From floodproofing and retirement living to the largest Code for Sustainable Homes Level 5-equivalent scheme in the UK – the demands on housing are changing. Stephen Cousins reports on the key considerations that emerge for panellists
The last two years have given us all time to re-evaluate the spaces we live in. Stories of families without the space to combine work and home schooling, and of young architects confined to desks in tiny flat shares, revealed the shortcomings of conventional housing design with limited adaptability.
‘The skill of a great architect lies in the ability to eke out innovative space from what little they have to play with,’ says PiP editor Jan-Carlos Kucharek in his opening remarks to a seminar showcasing the latest innovative and sustainable housing and residential development projects. ‘It requires grit and determination to ride these things out with clients and councils alike, but when it works, it can be quite something.’
The first speaker, Ed Barsley, founder and director of the Environmental Design Studio, provides an insightful overview of retrofitting for flood resilience, which also happens to be the title of his new book, published by the RIBA.
According to Barsley, many more communities in the UK will be caught in a perpetual state of flood recovery and reinstatement, so designers need to ‘think about what we can do to break that cycle and reduce or eliminate the associated waste and disruption for communities’.
Just because a building is exposed to flooding, it does not have to be vulnerable, he adds. A toolbox of strategies to increase resilience can include ‘wiring electrics from the ceiling down and specifying products or materials that are less affected by floodwater, or that could be quickly reinstated.
Weather resistance is a theme also tackled in a presentation by the first sponsor, VMZINC. The manufacturer’s low maintenance Anthra-Zinc product forms the striking dark standing seam roof and upper floor cladding on Crosby Granger Architects’ Water End House in the Lake District, itself a building resurrected from damage due to flooding.
Many more communities in the UK will be caught in a perpetual state of flood recovery and reinstatement
It all comes out in the wash as they say, and Coffey Architects’ Moor’s Nook project in Woking, the next case study, transforms a neglected industrial laundry into an award-winning residential community for retirement living.
As project director Steve Jones explains, a series of ingenious interventions helped breathe new life into the typology. A communal lounge, rather than being located at traditional ground floor level, is on the first floor, ‘embedded in the architectural composition’. All residents benefit from dual-aspect apartments, while top-floor flats extend into the pitched roof space where large skylights boost natural daylight.
Furthermore, the relocation of a substation at one corner of the horseshoe-shaped plan enabled the creation of a public courtyard and colonnade where residents and the general public can sit and meet.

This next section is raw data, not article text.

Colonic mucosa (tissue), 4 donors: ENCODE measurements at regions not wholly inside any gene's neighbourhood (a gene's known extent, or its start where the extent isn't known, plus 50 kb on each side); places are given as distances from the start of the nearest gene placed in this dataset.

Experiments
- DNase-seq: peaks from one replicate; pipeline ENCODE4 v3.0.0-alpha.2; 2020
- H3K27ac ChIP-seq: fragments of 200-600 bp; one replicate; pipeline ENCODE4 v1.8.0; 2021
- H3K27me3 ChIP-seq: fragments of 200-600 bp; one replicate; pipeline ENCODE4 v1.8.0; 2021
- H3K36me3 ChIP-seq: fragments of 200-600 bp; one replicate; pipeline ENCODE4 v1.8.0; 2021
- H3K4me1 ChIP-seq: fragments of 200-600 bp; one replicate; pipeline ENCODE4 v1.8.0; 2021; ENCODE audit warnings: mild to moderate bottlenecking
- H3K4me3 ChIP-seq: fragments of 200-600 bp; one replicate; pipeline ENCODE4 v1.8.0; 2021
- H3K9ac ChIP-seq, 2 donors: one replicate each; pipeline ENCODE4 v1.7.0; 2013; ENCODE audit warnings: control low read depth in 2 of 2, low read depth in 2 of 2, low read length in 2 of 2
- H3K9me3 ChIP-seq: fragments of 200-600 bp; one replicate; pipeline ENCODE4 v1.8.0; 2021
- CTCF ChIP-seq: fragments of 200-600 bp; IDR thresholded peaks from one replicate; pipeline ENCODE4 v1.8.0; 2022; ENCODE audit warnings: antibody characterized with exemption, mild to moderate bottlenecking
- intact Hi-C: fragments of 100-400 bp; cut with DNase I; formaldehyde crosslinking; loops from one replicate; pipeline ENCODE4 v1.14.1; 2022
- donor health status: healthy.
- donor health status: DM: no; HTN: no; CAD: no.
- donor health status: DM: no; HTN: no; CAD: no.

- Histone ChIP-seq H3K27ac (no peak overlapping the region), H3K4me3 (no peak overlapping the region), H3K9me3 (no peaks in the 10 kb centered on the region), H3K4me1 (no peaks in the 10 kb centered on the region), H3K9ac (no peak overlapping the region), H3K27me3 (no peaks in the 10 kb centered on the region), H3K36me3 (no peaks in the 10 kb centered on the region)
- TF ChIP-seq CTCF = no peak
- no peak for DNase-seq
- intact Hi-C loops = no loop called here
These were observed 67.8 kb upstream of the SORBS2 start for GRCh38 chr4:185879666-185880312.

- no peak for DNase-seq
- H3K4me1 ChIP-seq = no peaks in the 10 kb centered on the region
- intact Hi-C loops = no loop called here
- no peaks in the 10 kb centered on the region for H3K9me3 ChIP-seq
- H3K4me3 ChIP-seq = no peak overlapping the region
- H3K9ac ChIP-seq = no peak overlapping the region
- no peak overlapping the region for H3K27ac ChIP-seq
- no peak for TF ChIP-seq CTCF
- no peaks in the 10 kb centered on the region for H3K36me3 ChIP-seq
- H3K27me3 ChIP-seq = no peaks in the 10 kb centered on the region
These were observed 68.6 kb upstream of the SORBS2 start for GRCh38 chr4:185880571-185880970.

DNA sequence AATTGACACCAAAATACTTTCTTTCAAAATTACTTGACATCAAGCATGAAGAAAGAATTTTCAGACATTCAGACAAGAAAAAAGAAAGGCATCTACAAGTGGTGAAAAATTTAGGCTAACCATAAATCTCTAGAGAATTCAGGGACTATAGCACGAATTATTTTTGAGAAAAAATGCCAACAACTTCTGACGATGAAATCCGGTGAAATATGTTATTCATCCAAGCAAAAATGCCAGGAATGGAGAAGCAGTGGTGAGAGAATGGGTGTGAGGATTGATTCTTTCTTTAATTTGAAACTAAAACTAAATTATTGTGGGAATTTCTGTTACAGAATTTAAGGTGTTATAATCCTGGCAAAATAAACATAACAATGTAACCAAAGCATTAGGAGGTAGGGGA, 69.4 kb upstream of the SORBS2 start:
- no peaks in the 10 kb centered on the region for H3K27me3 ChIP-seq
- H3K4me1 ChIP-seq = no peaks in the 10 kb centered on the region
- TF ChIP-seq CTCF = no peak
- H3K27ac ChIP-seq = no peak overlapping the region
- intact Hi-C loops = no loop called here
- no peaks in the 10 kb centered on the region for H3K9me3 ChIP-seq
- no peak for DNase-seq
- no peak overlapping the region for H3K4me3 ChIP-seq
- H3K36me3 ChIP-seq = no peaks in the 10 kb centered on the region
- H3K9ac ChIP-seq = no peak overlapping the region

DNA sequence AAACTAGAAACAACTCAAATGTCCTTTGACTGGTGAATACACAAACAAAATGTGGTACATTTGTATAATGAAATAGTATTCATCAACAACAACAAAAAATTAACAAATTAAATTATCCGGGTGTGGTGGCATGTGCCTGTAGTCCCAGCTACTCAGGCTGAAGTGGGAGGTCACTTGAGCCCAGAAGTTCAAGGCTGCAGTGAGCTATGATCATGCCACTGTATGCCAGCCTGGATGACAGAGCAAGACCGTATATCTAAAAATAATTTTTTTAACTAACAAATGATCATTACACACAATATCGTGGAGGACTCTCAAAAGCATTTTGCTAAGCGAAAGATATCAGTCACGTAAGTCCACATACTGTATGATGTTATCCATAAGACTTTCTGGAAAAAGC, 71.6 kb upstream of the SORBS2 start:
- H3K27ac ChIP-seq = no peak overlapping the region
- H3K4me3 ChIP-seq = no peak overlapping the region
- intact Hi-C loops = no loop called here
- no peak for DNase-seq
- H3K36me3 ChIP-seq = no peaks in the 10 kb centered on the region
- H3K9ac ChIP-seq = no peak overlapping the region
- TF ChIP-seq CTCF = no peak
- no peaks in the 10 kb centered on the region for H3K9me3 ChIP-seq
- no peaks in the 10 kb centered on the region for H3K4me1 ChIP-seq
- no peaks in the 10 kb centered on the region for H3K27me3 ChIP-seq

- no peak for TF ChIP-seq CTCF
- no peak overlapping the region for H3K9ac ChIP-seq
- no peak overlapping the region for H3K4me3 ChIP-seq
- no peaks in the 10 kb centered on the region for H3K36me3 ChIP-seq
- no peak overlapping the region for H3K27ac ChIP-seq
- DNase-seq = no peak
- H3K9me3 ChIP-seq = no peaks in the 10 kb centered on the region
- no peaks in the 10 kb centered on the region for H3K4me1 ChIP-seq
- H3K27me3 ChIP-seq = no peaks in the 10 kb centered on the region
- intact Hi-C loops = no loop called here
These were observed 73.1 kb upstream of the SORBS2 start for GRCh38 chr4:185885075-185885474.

At a time when housing demand, in terms of sheer numbers, threatens a legacy of substandard properties, it’s encouraging to see a development double down on quality to ensure the original design intent is delivered across all RIBA stages of work.
The award-winning Gables housing scheme in Crosby, presented here by Dave Dickerson, director at Liverpool-based DK Architects, comprises 30 brick-built family houses for a range of tenures on a highly constrained and overlooked site.
Key to tackling these obstacles, and delivering a very high density of 44 dwellings per hectare, was the introduction of back-to-back courtyard houses at the centre of the site.
Scale and massing were also crucial to retain a sense of space and to allow light to penetrate into homes, achieved by positioning single-storey terraces between properties and providing the twin benefits of dual aspect units and a new type of external space for residents.
Residents have spoken 'glowingly' about the properties since moving in, says Dickerson. ‘It gave them a type of house and an experience they never expected to achieve within that budget.’
A warm glow is a feeling we also expect from radiators, but the next presentation, from low-energy underfloor heating supplier Wunda, questions the suitability of such technology in the context of future changes to Part L and a net zero future.
Low carbon aspirations were front and centre during the design of the final case study, the award-winning Eddington key worker housing scheme for staff at the University of Cambridge.
As Kaori Ohsugi, director at Stanton Williams Architects explains, the brief was to create an exemplar for sustainable living and the largest single Code for Sustainable Homes Level 5-equivalent development in the country. Key measures to achieve this across the 264 dwellings included high-performance facades, a site-wide district heating network, photovoltaics, high daylight levels to all apartments and responsibly sourced materials. A focus on long-term adaptability to changing needs saw all properties designed to the Lifetime Homes Standard, with primary structures designed to last 120 years.
Spaces in historic Cambridge colleges also provided the inspiration for the new urban realm, says Ohsugi. ‘The network of communal spaces of different scales and character, the informal relationships between spaces and the use of transitional between spaces we found very attractive and wanted to capture within our design'.